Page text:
Junior Andrew Manion and sophomore Eric Riedl have each been awarded Barry M. Goldwater scholarships for the 2008-09 academic year. Both Manion and Riedl are double majors in mathematics and music who plan to pursue doctorates in mathematics and careers in teaching and research after graduating from Notre Dame.
Manion participated in the Department of Mathematics’ REU program this past summer and studied classifying spaces, a topic in algebraic topology. He will complete his senior thesis on Riemann surfaces next year. This summer, he will be conducting mathematics research at an REU at the University of Minnesota Twin Cities on combinatorics. He credits his success in mathematics to the great mentoring of Prof. Connolly and Prof. Diller as well as the opportunity to take graduate-level mathematics classes as an undergraduate.
Riedl will be conducting research on combinatorics and number theory at an REU at Clemson University this summer. Although he is a sophomore, he has already taken three graduate courses—Complex Analysis, Algebra and Topology. He has found mathematics faculty to be friendly, supportive and always happy to explain mathematics. Riedl enjoys both mathematics and music and says that his piano performance major helps keep him a complete person.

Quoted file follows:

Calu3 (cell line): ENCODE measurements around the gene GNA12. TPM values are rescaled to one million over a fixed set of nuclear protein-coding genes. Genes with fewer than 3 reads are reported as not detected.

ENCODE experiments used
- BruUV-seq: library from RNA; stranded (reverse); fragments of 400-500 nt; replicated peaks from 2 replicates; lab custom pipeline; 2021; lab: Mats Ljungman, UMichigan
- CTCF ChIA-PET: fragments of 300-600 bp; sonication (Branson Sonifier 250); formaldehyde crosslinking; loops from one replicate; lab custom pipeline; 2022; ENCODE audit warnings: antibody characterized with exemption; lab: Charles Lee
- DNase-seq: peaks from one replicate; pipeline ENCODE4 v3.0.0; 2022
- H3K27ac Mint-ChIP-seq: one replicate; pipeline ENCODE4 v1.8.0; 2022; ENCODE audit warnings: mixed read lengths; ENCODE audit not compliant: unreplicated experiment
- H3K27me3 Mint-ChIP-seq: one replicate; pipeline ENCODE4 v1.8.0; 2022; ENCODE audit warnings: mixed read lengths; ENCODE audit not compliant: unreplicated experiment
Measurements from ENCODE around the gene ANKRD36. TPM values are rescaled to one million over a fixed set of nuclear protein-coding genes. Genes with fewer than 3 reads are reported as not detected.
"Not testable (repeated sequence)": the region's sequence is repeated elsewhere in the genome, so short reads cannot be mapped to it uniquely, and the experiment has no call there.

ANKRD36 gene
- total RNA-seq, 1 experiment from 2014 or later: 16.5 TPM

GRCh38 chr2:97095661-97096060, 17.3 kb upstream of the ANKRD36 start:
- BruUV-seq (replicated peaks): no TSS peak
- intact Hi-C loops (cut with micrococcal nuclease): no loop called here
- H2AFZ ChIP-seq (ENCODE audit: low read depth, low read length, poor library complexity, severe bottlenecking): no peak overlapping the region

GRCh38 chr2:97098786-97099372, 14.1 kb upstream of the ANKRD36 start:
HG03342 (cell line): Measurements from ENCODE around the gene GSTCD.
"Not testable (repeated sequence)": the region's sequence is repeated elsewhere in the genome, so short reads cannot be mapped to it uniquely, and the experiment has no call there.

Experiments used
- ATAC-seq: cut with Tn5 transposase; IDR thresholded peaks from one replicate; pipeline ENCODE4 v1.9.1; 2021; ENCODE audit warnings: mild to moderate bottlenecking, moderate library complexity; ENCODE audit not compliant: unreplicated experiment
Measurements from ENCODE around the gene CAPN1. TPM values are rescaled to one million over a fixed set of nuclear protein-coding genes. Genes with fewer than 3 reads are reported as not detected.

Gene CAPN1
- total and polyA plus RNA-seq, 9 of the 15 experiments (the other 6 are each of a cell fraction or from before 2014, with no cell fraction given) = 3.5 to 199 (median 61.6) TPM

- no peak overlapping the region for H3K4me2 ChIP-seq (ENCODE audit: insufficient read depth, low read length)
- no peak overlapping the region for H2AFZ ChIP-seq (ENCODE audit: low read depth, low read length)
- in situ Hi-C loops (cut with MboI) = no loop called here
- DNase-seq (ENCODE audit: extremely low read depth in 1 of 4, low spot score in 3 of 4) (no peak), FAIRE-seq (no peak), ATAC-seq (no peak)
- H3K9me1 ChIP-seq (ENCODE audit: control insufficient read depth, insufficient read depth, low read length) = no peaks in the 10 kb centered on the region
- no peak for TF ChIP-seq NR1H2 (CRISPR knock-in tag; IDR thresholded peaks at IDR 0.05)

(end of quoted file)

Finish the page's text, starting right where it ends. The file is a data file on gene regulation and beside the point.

Both students are participants in SUMR (Seminar for Undergraduate Mathematical Research), a program for the most gifted mathematics students at the University of Notre Dame. Thirty-two SUMR students have received national fellowships since 1990, and nearly all SUMR graduates have completed graduate work at some of the nation’s leading universities.
This past March, both Riedl and Manion attended an undergraduate conference in mathematical physics at Rice University where they learned from other undergraduate researchers from across the country.
The Barry M. Goldwater Scholarship and Excellence in Education Program was established by Congress in 1986 to honor Senator Barry M. Goldwater, who served his country for 56 years as a soldier and statesman, including 30 years of service in the U.S. Senate. The purpose of the Foundation is to provide a continuing source of highly qualified scientists, mathematicians, and engineers by awarding scholarships to college students who intend to pursue careers in these fields.